affect and politics; problems in mass culture and popular culture; science and technology studies; critical historicism and the contemporary moment; Shakespeare in public culture; Milton and early modern literature
Denise Albanese is Professor of English and Cultural Studies and past director of the Cultural Studies Ph.D. program. She received her doctorate in English Renaissance literature from Stanford University and her BA (with a double major in physics and English) from New York University. She has held fellowships (long-and short-term) from Wesleyan University, the Huntington Library, and the Folger Shakespeare Library; she has also been a Visiting Associate Professor at Johns Hopkins University.
Author of Extramural Shakespeare (Palgrave, 2010) and New Science, New World (Duke University Press, 1996), Albanese has also published on affect and aesthetics; Tudor-Stuart mathematics; Shakespeare in performance; and the place of literature in cultural studies. She regularly teaches courses in affect and politics; mass culture; the histories of cultural studies; Shakespeare, Milton, and other early modern writing; critical and literary theory; and the cultural study of science and technology. Currently she is working on two projects: one a study of neoliberalism and the Santa Fe Institute; and another on affect, media, and Shakespeare as a public object.
"Identification, Alienation, and Hating the Renaissance."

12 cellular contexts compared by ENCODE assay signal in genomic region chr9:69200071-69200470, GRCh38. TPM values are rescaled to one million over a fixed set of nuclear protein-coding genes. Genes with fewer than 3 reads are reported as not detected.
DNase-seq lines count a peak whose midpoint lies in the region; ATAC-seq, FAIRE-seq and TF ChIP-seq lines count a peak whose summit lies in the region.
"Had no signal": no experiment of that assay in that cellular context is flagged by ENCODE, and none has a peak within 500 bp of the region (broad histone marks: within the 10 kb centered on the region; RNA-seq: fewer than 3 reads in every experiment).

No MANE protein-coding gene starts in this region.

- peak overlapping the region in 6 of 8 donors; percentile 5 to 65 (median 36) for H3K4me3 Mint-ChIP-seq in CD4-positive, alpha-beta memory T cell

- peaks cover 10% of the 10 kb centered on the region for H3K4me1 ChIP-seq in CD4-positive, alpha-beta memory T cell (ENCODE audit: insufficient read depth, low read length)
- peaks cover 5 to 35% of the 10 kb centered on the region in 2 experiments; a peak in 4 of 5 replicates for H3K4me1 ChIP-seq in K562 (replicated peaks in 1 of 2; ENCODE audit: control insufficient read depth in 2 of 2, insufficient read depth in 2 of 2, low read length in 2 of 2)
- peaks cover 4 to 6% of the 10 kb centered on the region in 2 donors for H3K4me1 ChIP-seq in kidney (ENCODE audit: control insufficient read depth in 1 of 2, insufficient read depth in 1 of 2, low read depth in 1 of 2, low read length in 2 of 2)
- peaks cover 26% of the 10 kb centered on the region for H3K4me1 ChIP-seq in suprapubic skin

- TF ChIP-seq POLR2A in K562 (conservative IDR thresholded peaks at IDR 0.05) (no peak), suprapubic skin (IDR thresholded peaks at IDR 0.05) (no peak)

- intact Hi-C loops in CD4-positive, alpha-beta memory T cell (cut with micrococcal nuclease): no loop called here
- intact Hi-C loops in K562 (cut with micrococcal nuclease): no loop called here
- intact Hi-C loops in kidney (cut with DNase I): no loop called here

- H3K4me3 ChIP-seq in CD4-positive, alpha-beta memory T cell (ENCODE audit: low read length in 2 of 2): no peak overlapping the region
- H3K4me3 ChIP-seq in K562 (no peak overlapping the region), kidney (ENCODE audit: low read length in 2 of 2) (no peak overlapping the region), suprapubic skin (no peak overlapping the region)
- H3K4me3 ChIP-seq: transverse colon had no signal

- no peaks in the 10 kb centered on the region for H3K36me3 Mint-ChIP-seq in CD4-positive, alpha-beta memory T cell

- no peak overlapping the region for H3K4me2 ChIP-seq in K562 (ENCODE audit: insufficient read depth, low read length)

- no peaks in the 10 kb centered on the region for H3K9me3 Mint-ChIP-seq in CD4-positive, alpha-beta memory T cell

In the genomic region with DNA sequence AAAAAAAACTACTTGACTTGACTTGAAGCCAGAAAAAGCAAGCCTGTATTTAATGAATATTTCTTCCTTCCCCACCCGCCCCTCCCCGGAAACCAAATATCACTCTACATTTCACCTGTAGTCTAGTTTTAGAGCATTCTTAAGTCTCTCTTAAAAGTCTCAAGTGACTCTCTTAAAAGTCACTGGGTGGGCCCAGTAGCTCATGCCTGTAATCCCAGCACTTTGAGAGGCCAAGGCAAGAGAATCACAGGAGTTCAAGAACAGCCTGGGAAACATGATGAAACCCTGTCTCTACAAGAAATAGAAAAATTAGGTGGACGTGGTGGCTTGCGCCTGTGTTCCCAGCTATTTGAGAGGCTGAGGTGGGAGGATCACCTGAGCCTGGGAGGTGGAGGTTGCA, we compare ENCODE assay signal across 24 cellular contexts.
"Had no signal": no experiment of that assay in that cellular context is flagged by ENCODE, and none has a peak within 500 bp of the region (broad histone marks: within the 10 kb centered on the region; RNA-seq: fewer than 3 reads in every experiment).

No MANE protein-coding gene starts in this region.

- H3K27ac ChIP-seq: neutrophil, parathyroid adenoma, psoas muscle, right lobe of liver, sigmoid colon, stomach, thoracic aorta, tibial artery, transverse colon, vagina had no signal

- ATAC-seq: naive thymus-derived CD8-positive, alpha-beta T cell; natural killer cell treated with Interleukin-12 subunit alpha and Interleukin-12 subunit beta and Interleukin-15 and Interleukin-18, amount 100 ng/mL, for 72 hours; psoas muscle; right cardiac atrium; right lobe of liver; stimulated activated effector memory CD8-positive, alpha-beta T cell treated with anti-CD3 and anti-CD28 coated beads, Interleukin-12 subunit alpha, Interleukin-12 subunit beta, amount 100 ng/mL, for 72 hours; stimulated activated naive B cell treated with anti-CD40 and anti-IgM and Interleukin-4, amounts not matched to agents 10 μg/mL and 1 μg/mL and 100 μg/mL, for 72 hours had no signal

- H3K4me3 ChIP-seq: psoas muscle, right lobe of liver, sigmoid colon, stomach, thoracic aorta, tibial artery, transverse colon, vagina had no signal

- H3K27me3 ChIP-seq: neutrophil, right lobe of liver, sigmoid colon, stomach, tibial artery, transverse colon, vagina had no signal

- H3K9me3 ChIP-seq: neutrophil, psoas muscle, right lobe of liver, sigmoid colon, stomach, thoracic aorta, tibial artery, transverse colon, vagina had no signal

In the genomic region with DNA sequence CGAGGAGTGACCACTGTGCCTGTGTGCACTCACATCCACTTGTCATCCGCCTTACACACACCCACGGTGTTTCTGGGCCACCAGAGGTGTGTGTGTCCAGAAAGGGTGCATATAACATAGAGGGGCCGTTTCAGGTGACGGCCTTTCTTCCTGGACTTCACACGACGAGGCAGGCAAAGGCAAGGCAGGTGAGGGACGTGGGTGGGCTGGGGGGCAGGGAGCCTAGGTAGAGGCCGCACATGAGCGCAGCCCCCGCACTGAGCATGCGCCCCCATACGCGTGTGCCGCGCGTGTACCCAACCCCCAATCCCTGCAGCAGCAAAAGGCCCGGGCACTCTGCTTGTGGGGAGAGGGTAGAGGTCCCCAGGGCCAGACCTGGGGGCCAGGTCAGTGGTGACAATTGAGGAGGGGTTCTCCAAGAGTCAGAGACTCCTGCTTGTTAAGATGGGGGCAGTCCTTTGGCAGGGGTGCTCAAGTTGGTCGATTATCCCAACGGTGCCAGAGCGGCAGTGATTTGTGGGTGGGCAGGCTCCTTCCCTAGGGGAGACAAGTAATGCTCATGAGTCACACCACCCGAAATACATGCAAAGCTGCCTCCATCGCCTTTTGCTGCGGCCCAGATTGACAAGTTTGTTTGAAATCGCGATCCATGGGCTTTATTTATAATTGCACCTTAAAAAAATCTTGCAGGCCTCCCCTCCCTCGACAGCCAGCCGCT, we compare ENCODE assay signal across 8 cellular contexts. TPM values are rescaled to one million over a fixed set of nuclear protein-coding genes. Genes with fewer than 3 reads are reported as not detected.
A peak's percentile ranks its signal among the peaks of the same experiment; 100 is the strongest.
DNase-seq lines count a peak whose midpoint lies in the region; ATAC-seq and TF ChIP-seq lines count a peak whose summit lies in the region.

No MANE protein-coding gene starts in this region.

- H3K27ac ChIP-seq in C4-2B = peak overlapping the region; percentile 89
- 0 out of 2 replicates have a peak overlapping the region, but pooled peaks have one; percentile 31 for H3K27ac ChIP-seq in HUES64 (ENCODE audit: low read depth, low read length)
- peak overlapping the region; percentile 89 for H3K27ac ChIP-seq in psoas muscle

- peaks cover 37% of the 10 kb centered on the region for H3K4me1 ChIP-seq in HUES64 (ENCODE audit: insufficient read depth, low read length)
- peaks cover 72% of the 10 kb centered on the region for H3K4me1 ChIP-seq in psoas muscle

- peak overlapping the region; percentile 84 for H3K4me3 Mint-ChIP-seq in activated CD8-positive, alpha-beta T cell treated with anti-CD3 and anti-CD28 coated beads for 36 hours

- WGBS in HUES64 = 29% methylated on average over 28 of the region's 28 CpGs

Shakespeare and the 99%: Literary Studies, the Profession, and the Production of Inequity, eds. Sharon O'Dair and Timothy Francisco (London and NY: Palgrave Macmillan, 2019) 19-36.
An Oxford Handbook on Shakespeare and Embodiment: Gender, Sexuality, and Race, ed. Valerie Traub (New York: Oxford University Press, 2016) 738-752.
“The Literary: Cultural Capital and the Specter of Elitism”
The Renewal of Cultural Studies, ed. Paul Smith (Philadelphia: Temple University Press, 2011) 53-62.
Extramural Shakespeare. New York: Palgrave Macmillan, 2010.
"School for Scandal?: New Media Hamlet, Olivier, and Camp Connoisseurship." Renaissance Drama 34 (2005): 185-208.
"The Popular Mechanics of Rude Mechanicals: Shakespeare and the Walls of Academe." Shakespeare Studies 32 (2004): 295-321.
"Mathematics as a Social Formation: Mapping the Early Modern Universal." The Culture of Capital: Property, Cities, and Knowledge in Early Modern England. Ed. Henry S. Turner. New York: Routledge, 2002. 255-73.
(co-editor). The Instruction of a Christen Woman, by Juan Luis Vives. Urbana: U of Illinois P, 2001.
"The Shakespeare Film and the Americanization of Culture." Marxist Shakespeares. Ed. Jean Howard and Scott Shershow. New York: Routledge, 2000. 206-26.
New Science, New World. Durham, NC: Duke UP, 1996.
CULT 860: Reading Form, Reading Politics
CULT 860: Affect and Politics
CULT 860: Historicism in Cultural Studies
CULT 860: Mass and Popular Culture: Histories, Theories, and Debates
CULT 804: Histories of Cultural Studies, Part II
CULT 816: Cultural Study of Science and Technology
ENGH 676: Introduction to Cultural Studies
ENGH 630: Shakespearean Adaptations
ENGH 551: Literary Theory and Criticism
ENGH 408: Milton
ENGH 325: 17th Century Poetry and Prose
ENGH 332: Shakespeare
ENGL 323: Topics in Shakespeare
"Shakespeare Beyond the R1 University"
Plenary roundtable at the Shakespeare Association of America, Los Angeles, April 2018
"Alienation and Identification"
Modern Language Association conference, NY, NY January 2018
"The Epistemology of Neoliberalism: The Santa Fe Institute"
Cultural Studies Association national conference, Irvine, CA, June 2015
Richard T. Stafford, Misplaced Hopes, Dysfunctional Attachments, and Unplanned Energy Transitions: The Role of Clean Coal Discourse in the Cultivation of Energy Communitarianism Along the Ohio River (2022)
Christina Kappel, Adult Girls: Televisual Female Author-Stars’ Power, Freedoms, and Feminisms (2020)
Daniel Anderson, What is Enlightenment?: Mindfulness in the Moment of Stress (2016)